Before the network of caverns was explored, the first cave, called The Grave, had long struck fear among those living nearby as the night settled over Puglia. Superstitious passersby who witnessed bats emerging from the cavernous depths to feast on nearby field insects also spotted eerie mists rising from the chasm—and, naturally, their religious selves (and, hundreds of years ago and most likely being peasants who were uneducated) went absolutely wild thinking that these mists were the souls of those who had ended their lives in the abyss, desperately attempting to ascend to heaven. However, mired in tragic folklore, it was thought these same souls were doomed never to reach heaven, as Satan himself was said to tether them to the earthly realm, punishing the ‘sin’ of suicide by denying them eternal peace.

And then, yours truly perched herself at the (now blocked off) Mouth to Hell for a selfie…because why not?

A woman with sunglasses sits on a ledge smiling for a selfie. Behind her is a gate to prevent tourists from falling.
Hello, from the Gates of Hell!

A Journey Through the Caves

The tour of the Grotte di Castellana offers two distinct experiences: a shorter, one-kilometre (0.6-mile) walk and a more extensive two-kilometre (1.2-mile) trek which concludes at the White Cave, the crown jewel of this subterranean wonderland. As you meander through these cavernous spaces, you’re met with an array of stalactites and stalagmites, each formation telling a tale of centuries and the slow yet persistent pace of nature’s craft. If you were coming into the caves from warm 30°C+ (86°F+) weather like I was, the constant 16.5°C (61.7°F) temperature within the caverns felt pretty chilly (and my—apparently—delicate self needed a sweater).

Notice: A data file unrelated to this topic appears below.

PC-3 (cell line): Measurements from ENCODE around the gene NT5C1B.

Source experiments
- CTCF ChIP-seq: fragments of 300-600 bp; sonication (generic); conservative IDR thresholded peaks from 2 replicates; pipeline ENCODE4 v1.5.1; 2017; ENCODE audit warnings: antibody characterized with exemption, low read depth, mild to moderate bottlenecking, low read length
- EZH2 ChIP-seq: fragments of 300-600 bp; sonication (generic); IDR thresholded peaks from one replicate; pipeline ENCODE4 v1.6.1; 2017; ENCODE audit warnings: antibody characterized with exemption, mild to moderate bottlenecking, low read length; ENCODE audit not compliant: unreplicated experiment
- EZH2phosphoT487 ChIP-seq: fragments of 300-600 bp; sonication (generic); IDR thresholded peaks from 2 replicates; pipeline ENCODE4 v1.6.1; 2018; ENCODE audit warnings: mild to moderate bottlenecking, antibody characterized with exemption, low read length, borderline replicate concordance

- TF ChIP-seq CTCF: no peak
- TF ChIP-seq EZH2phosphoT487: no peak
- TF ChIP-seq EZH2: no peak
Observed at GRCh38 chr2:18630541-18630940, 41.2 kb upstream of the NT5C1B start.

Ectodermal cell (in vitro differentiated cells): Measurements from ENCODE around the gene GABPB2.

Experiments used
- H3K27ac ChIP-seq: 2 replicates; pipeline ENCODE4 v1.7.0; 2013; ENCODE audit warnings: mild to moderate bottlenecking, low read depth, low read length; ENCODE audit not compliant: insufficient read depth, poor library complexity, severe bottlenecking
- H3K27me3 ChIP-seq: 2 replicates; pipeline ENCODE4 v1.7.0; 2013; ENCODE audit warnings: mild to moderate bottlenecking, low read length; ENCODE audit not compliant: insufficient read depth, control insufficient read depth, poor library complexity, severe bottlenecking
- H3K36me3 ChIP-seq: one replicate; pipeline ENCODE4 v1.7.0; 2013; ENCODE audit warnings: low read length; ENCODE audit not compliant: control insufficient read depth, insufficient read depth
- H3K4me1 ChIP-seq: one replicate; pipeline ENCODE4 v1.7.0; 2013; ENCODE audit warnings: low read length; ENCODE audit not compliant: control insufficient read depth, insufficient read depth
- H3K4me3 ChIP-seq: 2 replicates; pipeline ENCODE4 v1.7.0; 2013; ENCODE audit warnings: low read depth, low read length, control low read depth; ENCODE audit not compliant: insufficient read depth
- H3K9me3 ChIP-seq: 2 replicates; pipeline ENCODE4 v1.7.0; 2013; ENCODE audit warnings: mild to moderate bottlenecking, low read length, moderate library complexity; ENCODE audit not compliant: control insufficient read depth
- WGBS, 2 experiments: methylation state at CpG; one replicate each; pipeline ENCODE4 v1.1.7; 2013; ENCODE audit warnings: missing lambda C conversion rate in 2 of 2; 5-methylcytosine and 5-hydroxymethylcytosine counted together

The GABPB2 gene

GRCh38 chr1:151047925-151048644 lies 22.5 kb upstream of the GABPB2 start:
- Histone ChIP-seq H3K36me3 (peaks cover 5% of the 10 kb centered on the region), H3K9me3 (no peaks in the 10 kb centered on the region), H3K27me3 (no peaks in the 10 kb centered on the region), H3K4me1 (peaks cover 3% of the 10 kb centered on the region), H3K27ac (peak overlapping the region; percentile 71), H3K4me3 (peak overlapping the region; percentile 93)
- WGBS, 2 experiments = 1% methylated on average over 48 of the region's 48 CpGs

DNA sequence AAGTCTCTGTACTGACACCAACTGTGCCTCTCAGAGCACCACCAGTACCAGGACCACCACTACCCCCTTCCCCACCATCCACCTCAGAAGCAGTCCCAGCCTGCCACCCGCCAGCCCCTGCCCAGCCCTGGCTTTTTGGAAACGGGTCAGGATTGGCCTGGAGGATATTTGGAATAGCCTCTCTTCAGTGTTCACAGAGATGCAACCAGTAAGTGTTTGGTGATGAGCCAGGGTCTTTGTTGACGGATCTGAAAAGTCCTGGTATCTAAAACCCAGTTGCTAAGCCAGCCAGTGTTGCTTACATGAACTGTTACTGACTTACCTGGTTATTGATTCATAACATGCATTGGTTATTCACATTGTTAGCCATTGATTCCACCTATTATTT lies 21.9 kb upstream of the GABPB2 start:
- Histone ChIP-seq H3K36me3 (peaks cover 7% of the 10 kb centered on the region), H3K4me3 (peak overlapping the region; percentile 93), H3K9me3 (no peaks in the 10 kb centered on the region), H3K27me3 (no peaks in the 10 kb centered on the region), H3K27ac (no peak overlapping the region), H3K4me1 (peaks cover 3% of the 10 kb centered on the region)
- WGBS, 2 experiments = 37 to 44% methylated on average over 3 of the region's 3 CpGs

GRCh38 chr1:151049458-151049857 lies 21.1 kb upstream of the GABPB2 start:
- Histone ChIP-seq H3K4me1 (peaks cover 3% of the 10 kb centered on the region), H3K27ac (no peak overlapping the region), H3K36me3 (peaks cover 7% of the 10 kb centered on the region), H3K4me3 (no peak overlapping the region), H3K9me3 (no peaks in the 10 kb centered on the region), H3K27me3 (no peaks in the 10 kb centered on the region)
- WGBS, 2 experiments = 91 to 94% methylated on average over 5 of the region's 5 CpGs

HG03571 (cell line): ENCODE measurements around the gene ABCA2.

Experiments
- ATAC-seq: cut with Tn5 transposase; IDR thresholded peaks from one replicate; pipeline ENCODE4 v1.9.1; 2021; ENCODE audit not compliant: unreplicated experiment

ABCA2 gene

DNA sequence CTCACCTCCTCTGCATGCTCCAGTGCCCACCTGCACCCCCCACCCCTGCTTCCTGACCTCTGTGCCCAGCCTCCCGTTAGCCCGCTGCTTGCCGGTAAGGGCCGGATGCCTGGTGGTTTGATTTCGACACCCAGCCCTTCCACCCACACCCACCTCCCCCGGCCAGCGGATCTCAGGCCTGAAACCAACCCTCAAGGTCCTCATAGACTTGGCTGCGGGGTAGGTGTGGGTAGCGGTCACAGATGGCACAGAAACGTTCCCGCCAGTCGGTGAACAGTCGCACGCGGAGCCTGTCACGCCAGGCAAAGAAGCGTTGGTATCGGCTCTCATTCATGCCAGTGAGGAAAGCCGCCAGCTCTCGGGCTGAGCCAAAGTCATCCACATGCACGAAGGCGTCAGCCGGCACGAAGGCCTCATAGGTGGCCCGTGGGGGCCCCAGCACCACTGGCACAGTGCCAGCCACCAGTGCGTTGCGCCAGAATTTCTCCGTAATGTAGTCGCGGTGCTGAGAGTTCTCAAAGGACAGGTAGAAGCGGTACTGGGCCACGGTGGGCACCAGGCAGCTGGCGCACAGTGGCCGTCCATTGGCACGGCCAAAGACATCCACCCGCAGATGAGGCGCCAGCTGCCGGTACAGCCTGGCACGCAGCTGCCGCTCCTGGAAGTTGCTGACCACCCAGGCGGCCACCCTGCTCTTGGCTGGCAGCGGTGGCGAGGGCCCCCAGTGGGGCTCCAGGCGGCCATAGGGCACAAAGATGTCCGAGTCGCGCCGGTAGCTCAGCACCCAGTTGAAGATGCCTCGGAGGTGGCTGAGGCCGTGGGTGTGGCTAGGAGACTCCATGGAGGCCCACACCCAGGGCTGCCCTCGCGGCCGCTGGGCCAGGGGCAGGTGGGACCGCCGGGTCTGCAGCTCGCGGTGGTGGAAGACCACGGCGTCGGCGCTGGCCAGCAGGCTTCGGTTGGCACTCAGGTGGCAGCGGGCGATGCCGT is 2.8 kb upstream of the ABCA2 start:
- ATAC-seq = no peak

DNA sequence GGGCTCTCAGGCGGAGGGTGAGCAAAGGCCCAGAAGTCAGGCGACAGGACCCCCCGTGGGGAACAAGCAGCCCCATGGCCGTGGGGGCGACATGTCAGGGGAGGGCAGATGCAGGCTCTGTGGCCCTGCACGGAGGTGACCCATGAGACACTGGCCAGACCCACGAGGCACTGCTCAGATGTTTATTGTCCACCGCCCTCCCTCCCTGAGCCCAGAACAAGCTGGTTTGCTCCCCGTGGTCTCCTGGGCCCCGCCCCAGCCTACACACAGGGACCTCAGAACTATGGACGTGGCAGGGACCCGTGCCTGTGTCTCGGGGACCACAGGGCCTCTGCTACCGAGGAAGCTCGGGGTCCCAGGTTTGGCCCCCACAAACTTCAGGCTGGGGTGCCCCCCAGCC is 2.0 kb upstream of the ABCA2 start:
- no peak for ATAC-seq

Regardless of the temperature, the play of light and shadow, along with the sometimes eerie echoes of dripping water, creates an atmosphere that is both thrilling and meditative, transporting visitors to a world that feels timelessly isolated from the bustling life above. As well, both journeys begin with the aforementioned Grave of Castellana.

A beam of light shines into a giant rocky cavern, bathing it in light.
Inside The Grave. Photo courtesy of Grotte di Castellana.

Begin Your Adventure in a Grave

The Grave of Castellana stands as a monumental natural cathedral, illuminated by a natural skylight framed by a circle of holm-oaks, through which a sliver of the clear sky can be seen. It’s also the only place within the caverns where you can take photos; after this point, all cameras and phones have to be tucked away.

Sunlight cascades down from above, its path shifting with the day's time and the seasons. Within the Grave, this light produces enchanting effects: initially casting a vast white canvas on the sloping walls, it then breathes life into a distant group of stalagmites known as the Cyclopes, which resemble sea giants emerging from the tumult of a stormy ocean. Eventually, the light reaches the uneven and shadowed floor of the chasm.

The southern walls and massive fractured draperies and columns cloaked in green moss remain cloaked in perpetual darkness. Beyond these columns lies a grand architectural formation naturally sculpted over time. The Grave, marking the entrance to this karst cave system, is the only cavern that opens to the exterior.